New methanolysis circular recycling technology could help tackle plastic waste problemAugust 16, 2019
Eastman has developed a technology that could help recycle plastics typically sent to landfills.
Tennessee-based specialty materials company, Eastman, has developed a circular recycling technology that can manage polyester waste and carbon renewal technology for other plastics that are hard to recycle.
The recycling process can create new polyester-based polymers from waste polyester-based products.
Using a process called methanolysis, Eastman is able to break down polyester-based products into their polymer building blocks. Once broken down into these building blocks, the material can then be reintroduced to the production of new polyester-based polymers.
Heat, pressure and methanol is used in Eastman’s circular recycling technology to depolymerized waste polyesters. This produces monomers such as dimethyl terephthalate (DMT), ethylene glycol (EG) and other specialty monomers. These monomers can then be used to make new polyesters by reintroducing them as recycled polyester raw materials.
“We see methanolysis as complementary to mechanical recycling,” said Bradley Lifford, corporate communications representative for Eastman Chemical Company, reports Waste 360.
“For mixed and difficult-to-recycle materials, we believe that advanced circular recycling is a positive end-of-life solution for those materials that might otherwise be discarded in landfills.”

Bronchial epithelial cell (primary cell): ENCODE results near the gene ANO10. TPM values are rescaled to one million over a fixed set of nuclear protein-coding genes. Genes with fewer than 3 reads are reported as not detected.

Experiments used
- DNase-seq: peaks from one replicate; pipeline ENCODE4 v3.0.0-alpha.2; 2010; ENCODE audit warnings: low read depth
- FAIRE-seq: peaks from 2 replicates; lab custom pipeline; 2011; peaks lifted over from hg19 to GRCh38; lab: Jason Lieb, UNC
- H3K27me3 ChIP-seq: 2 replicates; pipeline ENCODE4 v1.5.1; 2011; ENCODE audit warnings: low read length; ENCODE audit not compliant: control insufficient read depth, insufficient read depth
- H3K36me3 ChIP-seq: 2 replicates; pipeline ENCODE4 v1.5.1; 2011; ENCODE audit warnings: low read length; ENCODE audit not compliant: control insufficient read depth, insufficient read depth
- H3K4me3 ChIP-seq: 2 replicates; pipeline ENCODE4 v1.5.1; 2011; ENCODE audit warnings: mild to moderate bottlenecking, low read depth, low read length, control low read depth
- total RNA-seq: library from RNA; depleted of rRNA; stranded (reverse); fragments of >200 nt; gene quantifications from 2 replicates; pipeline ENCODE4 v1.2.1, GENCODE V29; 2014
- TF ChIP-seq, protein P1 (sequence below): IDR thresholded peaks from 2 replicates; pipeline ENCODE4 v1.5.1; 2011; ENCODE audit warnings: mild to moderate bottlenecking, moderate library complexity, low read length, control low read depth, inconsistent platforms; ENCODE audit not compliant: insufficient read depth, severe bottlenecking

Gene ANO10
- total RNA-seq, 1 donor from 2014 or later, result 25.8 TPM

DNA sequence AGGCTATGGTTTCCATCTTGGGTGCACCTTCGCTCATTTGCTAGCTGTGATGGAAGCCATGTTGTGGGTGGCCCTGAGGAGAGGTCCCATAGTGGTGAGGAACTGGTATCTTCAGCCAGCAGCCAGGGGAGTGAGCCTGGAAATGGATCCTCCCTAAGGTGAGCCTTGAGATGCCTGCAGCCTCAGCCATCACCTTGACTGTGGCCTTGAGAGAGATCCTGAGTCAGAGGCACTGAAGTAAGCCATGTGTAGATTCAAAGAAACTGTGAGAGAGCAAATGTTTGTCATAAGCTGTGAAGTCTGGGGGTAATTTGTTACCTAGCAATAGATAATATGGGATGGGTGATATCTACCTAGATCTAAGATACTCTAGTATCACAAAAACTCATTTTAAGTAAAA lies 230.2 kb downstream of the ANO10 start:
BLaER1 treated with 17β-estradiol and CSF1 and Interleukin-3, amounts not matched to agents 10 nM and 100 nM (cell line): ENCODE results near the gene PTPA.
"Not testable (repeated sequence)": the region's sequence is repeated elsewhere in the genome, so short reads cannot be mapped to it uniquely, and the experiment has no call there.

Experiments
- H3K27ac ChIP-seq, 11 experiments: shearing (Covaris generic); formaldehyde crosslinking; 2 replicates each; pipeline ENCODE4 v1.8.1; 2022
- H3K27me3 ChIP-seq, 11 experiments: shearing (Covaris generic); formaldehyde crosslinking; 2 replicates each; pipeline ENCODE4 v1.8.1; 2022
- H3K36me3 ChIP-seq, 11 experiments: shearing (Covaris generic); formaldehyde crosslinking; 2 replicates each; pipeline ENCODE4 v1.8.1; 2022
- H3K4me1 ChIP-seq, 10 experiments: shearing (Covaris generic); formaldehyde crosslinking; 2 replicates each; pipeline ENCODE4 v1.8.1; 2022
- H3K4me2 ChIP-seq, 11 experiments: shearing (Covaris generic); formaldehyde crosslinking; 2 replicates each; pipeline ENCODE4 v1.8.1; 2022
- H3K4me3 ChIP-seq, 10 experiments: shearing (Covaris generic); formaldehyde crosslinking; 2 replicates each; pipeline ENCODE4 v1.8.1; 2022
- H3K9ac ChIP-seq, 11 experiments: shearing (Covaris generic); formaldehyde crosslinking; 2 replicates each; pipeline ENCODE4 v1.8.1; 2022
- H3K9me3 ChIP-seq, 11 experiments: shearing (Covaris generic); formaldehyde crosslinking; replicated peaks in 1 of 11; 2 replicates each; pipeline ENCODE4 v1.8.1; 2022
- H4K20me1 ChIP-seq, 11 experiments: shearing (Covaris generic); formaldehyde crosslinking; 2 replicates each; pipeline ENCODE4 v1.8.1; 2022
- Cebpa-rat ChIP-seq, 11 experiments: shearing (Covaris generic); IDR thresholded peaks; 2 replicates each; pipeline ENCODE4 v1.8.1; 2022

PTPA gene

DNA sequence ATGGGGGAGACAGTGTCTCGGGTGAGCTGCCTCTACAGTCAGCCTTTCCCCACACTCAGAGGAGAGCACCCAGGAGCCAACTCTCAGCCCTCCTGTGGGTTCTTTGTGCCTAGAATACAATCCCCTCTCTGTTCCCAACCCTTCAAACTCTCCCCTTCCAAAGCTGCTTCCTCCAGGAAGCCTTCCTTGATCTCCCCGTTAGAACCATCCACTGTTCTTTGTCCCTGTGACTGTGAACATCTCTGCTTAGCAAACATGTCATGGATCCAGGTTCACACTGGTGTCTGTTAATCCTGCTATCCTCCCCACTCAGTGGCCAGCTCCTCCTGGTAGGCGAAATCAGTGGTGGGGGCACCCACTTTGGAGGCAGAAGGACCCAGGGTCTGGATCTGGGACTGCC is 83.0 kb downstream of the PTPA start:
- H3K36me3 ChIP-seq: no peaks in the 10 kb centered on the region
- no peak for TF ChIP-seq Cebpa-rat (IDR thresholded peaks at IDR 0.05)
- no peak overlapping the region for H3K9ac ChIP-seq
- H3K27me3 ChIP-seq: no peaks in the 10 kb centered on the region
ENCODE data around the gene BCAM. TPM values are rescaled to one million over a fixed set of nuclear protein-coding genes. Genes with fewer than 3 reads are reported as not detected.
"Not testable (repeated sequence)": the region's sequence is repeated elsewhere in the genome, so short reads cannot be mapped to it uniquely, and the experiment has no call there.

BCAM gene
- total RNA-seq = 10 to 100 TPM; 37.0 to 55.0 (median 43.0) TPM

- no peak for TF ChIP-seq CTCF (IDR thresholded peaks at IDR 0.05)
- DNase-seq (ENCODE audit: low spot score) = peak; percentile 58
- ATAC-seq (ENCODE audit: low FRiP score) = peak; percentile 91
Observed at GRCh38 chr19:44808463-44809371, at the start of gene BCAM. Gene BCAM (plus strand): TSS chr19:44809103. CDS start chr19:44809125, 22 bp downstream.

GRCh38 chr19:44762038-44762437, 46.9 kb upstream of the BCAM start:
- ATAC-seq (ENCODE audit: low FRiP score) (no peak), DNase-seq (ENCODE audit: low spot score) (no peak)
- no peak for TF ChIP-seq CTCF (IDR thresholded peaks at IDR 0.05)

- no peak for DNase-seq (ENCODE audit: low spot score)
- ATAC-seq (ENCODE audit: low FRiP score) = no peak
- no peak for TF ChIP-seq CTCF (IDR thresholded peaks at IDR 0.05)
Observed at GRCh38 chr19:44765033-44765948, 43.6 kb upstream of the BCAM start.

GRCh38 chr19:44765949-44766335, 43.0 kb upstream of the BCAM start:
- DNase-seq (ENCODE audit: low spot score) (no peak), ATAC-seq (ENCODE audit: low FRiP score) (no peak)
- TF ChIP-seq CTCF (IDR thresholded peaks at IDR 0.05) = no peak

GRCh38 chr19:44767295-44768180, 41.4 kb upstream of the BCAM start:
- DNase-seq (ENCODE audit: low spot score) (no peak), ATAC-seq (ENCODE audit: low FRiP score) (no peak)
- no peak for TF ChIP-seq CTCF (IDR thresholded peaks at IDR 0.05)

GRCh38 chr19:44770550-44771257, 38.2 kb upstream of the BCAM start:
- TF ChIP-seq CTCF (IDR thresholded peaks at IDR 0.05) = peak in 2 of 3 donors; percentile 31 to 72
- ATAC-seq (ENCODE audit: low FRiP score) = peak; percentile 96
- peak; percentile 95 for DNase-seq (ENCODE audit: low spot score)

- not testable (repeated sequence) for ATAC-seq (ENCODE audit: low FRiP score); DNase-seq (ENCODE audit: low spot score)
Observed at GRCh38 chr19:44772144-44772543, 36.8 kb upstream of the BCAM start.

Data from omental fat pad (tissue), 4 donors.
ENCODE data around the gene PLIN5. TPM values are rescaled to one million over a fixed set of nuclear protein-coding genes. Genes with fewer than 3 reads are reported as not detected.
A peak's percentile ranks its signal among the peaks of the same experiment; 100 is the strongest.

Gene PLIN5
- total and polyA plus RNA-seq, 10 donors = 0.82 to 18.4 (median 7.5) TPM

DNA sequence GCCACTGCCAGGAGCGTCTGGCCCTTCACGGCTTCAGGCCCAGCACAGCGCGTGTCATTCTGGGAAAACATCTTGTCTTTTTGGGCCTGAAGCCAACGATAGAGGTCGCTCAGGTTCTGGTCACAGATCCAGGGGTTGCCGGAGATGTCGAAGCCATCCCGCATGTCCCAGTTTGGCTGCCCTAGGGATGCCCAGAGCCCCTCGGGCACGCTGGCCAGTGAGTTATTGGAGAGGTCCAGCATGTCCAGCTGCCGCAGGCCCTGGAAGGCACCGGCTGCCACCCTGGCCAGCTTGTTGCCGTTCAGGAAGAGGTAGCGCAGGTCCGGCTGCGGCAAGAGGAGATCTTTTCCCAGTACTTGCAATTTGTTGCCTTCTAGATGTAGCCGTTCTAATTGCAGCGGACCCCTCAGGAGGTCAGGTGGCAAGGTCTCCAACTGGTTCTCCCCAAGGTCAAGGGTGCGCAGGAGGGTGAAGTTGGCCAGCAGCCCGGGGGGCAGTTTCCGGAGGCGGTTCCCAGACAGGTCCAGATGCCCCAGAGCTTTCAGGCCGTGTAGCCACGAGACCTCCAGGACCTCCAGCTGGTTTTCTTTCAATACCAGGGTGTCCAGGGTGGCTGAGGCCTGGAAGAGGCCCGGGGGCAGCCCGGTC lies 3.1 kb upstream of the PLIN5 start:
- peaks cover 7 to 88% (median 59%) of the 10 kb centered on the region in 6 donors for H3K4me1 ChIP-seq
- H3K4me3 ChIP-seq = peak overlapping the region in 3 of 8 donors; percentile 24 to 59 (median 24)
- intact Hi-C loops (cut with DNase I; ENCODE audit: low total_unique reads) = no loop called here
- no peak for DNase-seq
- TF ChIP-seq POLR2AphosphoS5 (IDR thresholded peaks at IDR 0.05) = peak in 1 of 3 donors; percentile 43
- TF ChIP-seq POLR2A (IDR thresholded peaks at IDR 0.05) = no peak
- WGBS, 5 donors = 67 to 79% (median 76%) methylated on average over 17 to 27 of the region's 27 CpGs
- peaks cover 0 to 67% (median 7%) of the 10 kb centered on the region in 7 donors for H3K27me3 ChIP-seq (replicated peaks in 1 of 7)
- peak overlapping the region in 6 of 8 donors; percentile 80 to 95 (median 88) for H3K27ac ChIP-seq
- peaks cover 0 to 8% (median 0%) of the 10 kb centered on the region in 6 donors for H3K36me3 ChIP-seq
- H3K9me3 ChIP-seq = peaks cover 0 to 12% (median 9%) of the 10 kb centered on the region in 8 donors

Eastman wants to see its circular recycling technology reach commercial scale.
The company wants to construct a commercial-scale methanolysis facility and is currently executing an engineering feasibility study on the design and construction of such a facility.
Eastman’s objective is to have a full-scale, advanced circular recycling facility up and running within two to three years.
“We recognize that plastic waste is a complex problem that needs advanced solutions,” Eastman’s board chair and CEO, Mark Costa, said in a statement.
“Our long history of technical expertise in chemical processes, including methanolysis, and our leading position in copolyester chemistry enables us to provide this innovative solution to address the growing challenges of plastic waste in our environment.”
Additionally, beyond its methanolysis circular recycling technology, the company has also completed pilot tests of its carbon renewal technology at its Kingsport site and intends to leverage existing assets to meet its commercial production plans in 2019. Eastman is looking for commercial collaborations to yield plastic waste to be recycled through carbon renewal tech at commercial scale